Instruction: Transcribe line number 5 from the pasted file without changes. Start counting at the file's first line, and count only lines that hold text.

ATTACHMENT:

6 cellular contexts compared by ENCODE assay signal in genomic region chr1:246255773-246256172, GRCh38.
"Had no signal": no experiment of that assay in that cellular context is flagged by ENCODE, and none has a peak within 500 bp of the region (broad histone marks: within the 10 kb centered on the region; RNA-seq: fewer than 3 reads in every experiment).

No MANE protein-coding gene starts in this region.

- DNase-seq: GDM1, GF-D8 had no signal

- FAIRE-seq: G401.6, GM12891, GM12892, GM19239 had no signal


- FAIRE-seq: G401.6, GM12891, GM12892, GM19239 had no signal